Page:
Tuesday, July 3, 2012

Forrest Gump, Barry Sanders, & Cookies - Stage 3 Tour de France Recap

The #TDF Twitterverse lit up today as the debate about Stage 3's winner, the 22 year old Peter Sagan, that #ForrestGump was still trending as midnight came for the Tour riders who were undoubtedly were trying to rest from a hard day in the saddle. No, the tweeters weren't talking about the questionable quality of a 'beloved' american film, but the 'victory dance" of the man of the hour in this year's tour. Sagan said that his 'running man-like' salute came about from the suggestion of his teammate to imitate the fictional character "because they told him to run and that's what he did. And he said the team tells me to win and I win."

Traditional cycling fans are having a hard time understanding Sagan's youthful exuberance as he crosses line in victory in this years tour. They are probably the same fans who are having a hard time understanding the non-continental, former mountain biker, and Cyclocross champion's seemingly effortless wins. Stuart O'Grady intimated that the celebration was a type of taunt and disrespectful to the rest of the peloton. Well, get over yourselves. Salutes aren't anything new, see Flecha's Archer, Cav's crotch, and Satre's binky. And even though I'm not a big fan (Barry Sanders never spiked the ball you know), the celebration adds some color to an otherwise predictable tour so far, unlike the roller derby helmets the ASO is making the overall Team Classification wear every day. Now those are both nontraditional and taunts at good taste.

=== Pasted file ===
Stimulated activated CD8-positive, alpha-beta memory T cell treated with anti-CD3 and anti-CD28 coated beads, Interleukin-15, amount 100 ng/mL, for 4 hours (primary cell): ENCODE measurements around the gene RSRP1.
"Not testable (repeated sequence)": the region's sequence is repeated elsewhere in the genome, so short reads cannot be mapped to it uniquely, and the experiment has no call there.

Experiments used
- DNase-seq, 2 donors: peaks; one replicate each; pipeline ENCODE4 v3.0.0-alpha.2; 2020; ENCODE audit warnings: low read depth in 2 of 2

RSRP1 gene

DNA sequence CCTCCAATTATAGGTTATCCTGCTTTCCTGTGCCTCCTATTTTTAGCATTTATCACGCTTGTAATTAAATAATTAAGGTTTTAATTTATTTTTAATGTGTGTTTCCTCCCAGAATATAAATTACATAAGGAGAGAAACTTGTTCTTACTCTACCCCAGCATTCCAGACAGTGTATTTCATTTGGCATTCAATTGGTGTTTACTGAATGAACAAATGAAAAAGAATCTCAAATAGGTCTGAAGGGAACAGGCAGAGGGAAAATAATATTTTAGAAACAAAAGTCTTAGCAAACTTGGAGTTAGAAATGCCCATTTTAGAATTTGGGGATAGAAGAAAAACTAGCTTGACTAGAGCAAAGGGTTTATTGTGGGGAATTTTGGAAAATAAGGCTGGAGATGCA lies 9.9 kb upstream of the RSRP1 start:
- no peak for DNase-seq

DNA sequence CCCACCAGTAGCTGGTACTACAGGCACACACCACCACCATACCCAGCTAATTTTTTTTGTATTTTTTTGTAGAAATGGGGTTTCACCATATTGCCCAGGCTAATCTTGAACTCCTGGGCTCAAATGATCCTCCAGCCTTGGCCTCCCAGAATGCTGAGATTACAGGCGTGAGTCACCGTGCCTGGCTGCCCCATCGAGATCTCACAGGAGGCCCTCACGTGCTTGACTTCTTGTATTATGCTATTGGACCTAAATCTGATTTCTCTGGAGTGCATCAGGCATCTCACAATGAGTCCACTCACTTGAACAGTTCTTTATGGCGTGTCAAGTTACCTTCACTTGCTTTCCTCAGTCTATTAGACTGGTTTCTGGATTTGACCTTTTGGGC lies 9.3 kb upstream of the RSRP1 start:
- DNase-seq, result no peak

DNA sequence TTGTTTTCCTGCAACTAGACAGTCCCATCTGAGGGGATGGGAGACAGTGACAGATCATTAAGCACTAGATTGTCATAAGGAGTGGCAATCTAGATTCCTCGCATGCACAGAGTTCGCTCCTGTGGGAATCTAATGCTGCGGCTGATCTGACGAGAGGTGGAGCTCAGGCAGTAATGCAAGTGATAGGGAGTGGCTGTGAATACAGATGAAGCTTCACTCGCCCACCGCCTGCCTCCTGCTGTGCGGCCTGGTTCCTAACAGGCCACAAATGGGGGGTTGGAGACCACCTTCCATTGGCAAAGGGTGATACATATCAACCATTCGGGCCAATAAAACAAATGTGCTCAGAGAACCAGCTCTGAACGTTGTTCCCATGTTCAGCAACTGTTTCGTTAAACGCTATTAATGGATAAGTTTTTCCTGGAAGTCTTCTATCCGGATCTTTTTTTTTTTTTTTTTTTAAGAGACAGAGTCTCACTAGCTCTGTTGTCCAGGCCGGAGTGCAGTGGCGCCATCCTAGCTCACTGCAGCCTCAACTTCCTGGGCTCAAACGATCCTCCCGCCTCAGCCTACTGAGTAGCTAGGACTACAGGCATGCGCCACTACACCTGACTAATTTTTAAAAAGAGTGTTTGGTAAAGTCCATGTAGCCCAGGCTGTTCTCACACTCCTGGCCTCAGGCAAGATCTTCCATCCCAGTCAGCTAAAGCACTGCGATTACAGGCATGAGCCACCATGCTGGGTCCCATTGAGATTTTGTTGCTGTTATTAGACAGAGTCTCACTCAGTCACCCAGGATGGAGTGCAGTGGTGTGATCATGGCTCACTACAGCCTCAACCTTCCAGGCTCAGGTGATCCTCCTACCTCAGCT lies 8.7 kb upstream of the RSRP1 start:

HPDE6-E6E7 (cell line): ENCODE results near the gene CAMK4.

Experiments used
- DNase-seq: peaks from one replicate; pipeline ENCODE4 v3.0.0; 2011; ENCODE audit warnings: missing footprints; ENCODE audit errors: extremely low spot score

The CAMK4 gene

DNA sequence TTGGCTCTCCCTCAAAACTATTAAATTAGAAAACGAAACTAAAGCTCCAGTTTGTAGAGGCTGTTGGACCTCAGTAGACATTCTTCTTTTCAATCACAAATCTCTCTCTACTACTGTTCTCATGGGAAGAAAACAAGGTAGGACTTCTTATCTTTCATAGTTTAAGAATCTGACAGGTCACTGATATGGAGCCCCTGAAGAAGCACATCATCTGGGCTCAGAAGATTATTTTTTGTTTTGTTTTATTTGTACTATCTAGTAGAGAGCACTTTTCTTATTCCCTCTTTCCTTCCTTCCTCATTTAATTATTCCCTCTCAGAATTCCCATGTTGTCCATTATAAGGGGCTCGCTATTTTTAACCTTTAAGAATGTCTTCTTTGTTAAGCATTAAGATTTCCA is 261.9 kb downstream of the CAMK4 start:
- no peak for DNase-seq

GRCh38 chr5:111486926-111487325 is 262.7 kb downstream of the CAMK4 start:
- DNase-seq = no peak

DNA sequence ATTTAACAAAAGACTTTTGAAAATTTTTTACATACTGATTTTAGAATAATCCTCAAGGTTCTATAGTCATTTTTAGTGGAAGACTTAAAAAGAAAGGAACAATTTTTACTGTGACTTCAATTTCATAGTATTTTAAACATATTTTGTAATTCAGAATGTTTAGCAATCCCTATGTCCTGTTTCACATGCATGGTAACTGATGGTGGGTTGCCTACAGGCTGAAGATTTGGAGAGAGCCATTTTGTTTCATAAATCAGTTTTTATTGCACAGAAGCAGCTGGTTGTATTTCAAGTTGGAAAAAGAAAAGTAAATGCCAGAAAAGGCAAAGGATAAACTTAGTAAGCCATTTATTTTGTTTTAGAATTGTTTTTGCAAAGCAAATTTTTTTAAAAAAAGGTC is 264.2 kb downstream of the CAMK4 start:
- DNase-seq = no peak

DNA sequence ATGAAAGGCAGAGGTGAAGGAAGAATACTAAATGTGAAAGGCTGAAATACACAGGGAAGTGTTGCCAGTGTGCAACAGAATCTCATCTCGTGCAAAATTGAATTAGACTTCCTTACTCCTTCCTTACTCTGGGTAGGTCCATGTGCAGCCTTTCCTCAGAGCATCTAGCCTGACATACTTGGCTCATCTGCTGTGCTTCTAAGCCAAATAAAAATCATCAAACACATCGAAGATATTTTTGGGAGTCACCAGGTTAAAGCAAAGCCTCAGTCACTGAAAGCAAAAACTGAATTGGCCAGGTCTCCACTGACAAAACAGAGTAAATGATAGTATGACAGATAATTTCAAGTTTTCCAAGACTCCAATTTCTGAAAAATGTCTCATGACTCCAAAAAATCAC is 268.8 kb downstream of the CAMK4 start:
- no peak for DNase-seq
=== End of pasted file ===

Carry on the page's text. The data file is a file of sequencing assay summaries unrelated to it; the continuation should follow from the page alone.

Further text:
photo: Bettini

I remember my celebration dances when I was 22. They weren't appropriate either, but then again they weren't televised around the world. Settle down. Everyone will be fine. At least you're not this guy.

Actually Stage 3 was the first 'real' race of this year's Tour. Lots of mayhem, missed corners (I'm looking at you Valverde), and some go for broke moves that kept me on the edge of my seat (Chavanel). It was a 'real' stage with real racing. Hopefully an indicator that this race is what we thought it would be back in Liege', wide open.

Dan Martin thought it was real.

Jens Voight thought it was real.
Tomorrow's Stage 4 end in Rouen, the home of Jacques Anquetil. A little bump towards the end will not be enough to break up the sprinter's teams as they try to deliver their main men to the line. If anyone gets around Cavendish, if might be Matt Goss, Greipel, or 'The Cat' Oscar Freire. The Spainard has been making appearances at the front in the finishes the last few days and he might just be lurking for the right moment.


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